The fact that fiberglass does not conduct electricity and is a good insulator like wood makes it useful in many ways. It is especially useful in all those situations when we strictly need the material to resist or prevent the flow of electricity.

For example, fiberglass is used in making insulation tubes or cable sleeves for safely enclosing electrical wires and cables (see picture below). Fiberglass is also strong enough to make objects like ladders. They can be used by electricians who need to work in high places without the risk of the ladder conducting electricity, as can happen to an aluminum ladder.

fiberglass insulation tubes or cable sleeves
Fiberglass insulation tubes or cable sleeves
a fiberglass ladder
A fiberglass ladder

Another useful situation to use fiberglass is when you need to allow EM (electromagnetic) signals to enter your home easily to facilitate wireless communications.

Materials like aluminum, steel, and concrete inhibit EM waves because they are electrically (and magnetically) conductive. They distort or block wireless signals. In comparison, fiberglass is effectively transparent to EM waves, including cellular frequencies. Fiberglass thus provides some benefits over its alternatives, such as strength and durability, in certain situations without the drawback of distorting or blocking wireless signals.

This advantage of fiberglass over other materials makes it a good choice in the telecommunications sector. It is used, for example, to cover antennas, other telecommunications equipment, and cell tower screening.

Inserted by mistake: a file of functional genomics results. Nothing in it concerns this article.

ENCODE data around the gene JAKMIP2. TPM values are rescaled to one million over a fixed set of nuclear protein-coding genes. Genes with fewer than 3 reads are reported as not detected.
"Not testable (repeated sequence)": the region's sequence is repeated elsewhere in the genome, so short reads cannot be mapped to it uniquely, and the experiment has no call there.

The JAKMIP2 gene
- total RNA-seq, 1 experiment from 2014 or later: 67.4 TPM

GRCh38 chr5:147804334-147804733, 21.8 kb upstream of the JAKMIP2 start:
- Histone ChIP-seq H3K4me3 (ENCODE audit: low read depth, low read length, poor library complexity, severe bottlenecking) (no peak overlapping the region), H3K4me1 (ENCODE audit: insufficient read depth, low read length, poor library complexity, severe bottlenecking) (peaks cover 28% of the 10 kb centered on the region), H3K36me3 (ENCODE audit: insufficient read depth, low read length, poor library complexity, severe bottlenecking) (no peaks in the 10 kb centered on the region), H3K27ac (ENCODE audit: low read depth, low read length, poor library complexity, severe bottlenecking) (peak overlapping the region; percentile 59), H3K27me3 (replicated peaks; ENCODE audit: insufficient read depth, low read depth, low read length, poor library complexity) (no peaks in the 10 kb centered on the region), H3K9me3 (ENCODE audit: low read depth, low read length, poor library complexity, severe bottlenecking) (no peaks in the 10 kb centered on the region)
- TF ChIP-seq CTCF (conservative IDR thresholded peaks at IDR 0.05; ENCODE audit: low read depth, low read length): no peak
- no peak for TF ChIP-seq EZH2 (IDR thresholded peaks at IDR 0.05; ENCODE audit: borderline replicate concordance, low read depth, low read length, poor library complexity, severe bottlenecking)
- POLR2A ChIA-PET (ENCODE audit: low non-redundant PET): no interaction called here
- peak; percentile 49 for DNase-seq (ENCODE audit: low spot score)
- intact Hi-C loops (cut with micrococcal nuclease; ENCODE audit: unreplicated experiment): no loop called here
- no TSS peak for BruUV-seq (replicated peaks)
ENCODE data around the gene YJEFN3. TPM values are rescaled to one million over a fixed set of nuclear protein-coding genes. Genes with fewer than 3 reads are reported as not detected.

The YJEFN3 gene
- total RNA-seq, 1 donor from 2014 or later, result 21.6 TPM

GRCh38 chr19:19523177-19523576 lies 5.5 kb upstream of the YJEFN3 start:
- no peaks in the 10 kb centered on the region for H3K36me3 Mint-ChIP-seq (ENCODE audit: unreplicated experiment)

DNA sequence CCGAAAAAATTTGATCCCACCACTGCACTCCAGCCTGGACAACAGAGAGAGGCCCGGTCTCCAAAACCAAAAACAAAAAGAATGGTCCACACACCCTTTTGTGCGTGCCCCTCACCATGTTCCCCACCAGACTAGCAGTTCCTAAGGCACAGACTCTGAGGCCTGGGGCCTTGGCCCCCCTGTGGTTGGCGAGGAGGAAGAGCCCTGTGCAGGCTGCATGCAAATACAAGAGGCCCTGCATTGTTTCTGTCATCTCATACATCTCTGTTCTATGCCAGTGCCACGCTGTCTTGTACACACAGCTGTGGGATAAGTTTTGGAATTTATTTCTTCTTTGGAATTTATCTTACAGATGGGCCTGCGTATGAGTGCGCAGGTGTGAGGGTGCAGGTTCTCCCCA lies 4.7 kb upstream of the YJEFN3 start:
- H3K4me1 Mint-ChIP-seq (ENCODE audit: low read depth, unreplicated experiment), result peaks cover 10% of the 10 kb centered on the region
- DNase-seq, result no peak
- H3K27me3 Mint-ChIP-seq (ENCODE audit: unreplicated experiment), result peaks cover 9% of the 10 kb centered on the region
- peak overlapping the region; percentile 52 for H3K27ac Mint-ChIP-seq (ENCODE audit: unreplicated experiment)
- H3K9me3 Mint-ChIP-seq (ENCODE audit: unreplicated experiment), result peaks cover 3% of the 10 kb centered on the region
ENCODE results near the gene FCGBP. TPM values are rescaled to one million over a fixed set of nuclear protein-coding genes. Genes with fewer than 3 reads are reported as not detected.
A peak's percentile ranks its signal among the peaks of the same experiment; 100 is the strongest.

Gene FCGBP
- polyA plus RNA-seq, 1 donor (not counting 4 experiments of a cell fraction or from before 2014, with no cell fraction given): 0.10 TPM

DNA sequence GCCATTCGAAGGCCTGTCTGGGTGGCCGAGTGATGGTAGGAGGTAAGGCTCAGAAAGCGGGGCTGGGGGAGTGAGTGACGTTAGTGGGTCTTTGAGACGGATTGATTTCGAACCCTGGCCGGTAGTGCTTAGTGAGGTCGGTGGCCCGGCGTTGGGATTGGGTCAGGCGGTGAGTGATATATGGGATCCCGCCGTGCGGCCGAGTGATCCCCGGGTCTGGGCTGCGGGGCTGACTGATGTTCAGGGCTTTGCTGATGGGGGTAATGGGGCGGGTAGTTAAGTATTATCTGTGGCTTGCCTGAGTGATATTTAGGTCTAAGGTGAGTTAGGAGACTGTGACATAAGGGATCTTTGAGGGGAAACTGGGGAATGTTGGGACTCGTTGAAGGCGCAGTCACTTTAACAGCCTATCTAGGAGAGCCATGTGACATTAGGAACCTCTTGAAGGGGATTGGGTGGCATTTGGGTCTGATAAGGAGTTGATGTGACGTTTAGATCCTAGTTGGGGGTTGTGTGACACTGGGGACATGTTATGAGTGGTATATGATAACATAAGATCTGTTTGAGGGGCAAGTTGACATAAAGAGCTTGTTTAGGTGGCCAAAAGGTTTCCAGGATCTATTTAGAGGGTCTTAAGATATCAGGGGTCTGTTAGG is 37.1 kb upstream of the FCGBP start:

Can Fiberglass Be Made to Conduct Electricity?

In certain situations, it can be useful to make fiberglass behave more like its metallic alternatives by making it conductive of electricity. For these situations, making fiberglass conduct electricity is possible. It is done by integrating a certain composite material into the fiberglass which is itself electrically conductive.

Usually, aluminum fibers are combined with fiberglass to give it this property. Another method could be to give the fiberglass a conductive coating if that is helpful for how it will be used. One example is aluminum-coated glass fiber cloth used in welding and preservation (see picture below).

aluminum coated glass fiber cloth
Aluminum-coated glass fiber cloth

Wrapping Up

We explained above in detail whether fiberglass conducts electricity or not.

Normally, it does not conduct electricity, and it is a good insulator because it is made from materials (glass and resin) that themselves have high resistance due to the lack of free electrons and other properties.

However, it can be made to conduct electricity if needed. In either case, whether it is designed to conduct electricity or not, it has several uses and may be a good alternative option over other materials.

Take a look at some of our related articles below.

How helpful was this article?

Were Sorry This Was Not Helpful!

Let us improve this post!

Please Tell Us How We Can Improve This Article.

About Sam Orlovsky

b1d87d2ee85af3e51479df87928bdc88?s=90&d=mm&r=gCertifications: B.E.E.
Education: University Of Denver - Electric Engineering
Lives In: Denver Colorado

Electrical engineering is my passion, and I’ve been in the industry for over 20 years. This gives me a unique ability to give you expert home improvement and DIY recommendations. I’m not only an electrician, but I also like machinery and anything to do with carpentry. One of my career paths started as a general handyman, so I also have a lot of experience with home improvement I love to share.

| Reach Me